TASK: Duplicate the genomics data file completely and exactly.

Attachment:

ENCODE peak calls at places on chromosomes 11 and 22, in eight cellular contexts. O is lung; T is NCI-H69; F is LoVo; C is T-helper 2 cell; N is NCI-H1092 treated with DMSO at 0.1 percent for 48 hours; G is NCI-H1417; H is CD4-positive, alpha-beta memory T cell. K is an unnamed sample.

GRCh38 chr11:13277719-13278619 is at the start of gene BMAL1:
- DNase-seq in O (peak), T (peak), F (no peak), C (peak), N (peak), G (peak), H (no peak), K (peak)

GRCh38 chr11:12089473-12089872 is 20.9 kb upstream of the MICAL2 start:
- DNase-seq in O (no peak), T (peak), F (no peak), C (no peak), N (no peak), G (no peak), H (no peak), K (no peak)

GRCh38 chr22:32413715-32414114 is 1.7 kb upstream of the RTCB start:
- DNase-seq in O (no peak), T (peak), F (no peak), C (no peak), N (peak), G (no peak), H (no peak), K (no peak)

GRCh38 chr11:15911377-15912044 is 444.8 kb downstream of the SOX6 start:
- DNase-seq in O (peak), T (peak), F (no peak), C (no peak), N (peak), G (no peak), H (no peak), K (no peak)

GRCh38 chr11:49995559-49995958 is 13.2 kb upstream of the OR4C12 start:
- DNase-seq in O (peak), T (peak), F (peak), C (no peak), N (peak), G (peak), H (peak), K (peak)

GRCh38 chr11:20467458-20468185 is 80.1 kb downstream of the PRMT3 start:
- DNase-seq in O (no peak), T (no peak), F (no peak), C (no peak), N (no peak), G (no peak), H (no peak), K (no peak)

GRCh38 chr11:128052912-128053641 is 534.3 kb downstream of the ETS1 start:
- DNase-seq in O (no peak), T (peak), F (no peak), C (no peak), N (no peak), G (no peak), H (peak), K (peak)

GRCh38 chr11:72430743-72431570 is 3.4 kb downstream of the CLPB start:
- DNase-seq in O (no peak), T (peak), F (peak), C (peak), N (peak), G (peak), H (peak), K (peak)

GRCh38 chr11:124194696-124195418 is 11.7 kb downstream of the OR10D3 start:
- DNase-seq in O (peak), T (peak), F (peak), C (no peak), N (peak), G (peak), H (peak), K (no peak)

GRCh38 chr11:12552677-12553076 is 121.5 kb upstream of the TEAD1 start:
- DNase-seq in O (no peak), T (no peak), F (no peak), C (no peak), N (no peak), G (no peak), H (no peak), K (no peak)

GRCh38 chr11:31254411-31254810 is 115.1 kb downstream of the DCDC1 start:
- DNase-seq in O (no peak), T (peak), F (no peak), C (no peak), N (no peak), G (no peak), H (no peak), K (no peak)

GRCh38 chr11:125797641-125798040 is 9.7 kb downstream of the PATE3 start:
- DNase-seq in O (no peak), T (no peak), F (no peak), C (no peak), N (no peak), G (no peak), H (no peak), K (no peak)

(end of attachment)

ENCODE peak calls at places on chromosomes 11 and 22, in eight cellular contexts. O is lung; T is NCI-H69; F is LoVo; C is T-helper 2 cell; N is NCI-H1092 treated with DMSO at 0.1 percent for 48 hours; G is NCI-H1417; H is CD4-positive, alpha-beta memory T cell. K is an unnamed sample.

GRCh38 chr11:13277719-13278619 is at the start of gene BMAL1:
- DNase-seq in O (peak), T (peak), F (no peak), C (peak), N (peak), G (peak), H (no peak), K (peak)

GRCh38 chr11:12089473-12089872 is 20.9 kb upstream of the MICAL2 start:
- DNase-seq in O (no peak), T (peak), F (no peak), C (no peak), N (no peak), G (no peak), H (no peak), K (no peak)

GRCh38 chr22:32413715-32414114 is 1.7 kb upstream of the RTCB start:
- DNase-seq in O (no peak), T (peak), F (no peak), C (no peak), N (peak), G (no peak), H (no peak), K (no peak)

GRCh38 chr11:15911377-15912044 is 444.8 kb downstream of the SOX6 start:
- DNase-seq in O (peak), T (peak), F (no peak), C (no peak), N (peak), G (no peak), H (no peak), K (no peak)

GRCh38 chr11:49995559-49995958 is 13.2 kb upstream of the OR4C12 start:
- DNase-seq in O (peak), T (peak), F (peak), C (no peak), N (peak), G (peak), H (peak), K (peak)

GRCh38 chr11:20467458-20468185 is 80.1 kb downstream of the PRMT3 start:
- DNase-seq in O (no peak), T (no peak), F (no peak), C (no peak), N (no peak), G (no peak), H (no peak), K (no peak)

GRCh38 chr11:128052912-128053641 is 534.3 kb downstream of the ETS1 start:
- DNase-seq in O (no peak), T (peak), F (no peak), C (no peak), N (no peak), G (no peak), H (peak), K (peak)

GRCh38 chr11:72430743-72431570 is 3.4 kb downstream of the CLPB start:
- DNase-seq in O (no peak), T (peak), F (peak), C (peak), N (peak), G (peak), H (peak), K (peak)

GRCh38 chr11:124194696-124195418 is 11.7 kb downstream of the OR10D3 start:
- DNase-seq in O (peak), T (peak), F (peak), C (no peak), N (peak), G (peak), H (peak), K (no peak)

GRCh38 chr11:12552677-12553076 is 121.5 kb upstream of the TEAD1 start:
- DNase-seq in O (no peak), T (no peak), F (no peak), C (no peak), N (no peak), G (no peak), H (no peak), K (no peak)

GRCh38 chr11:31254411-31254810 is 115.1 kb downstream of the DCDC1 start:
- DNase-seq in O (no peak), T (peak), F (no peak), C (no peak), N (no peak), G (no peak), H (no peak), K (no peak)

GRCh38 chr11:125797641-125798040 is 9.7 kb downstream of the PATE3 start:
- DNase-seq in O (no peak), T (no peak), F (no peak), C (no peak), N (no peak), G (no peak), H (no peak), K (no peak)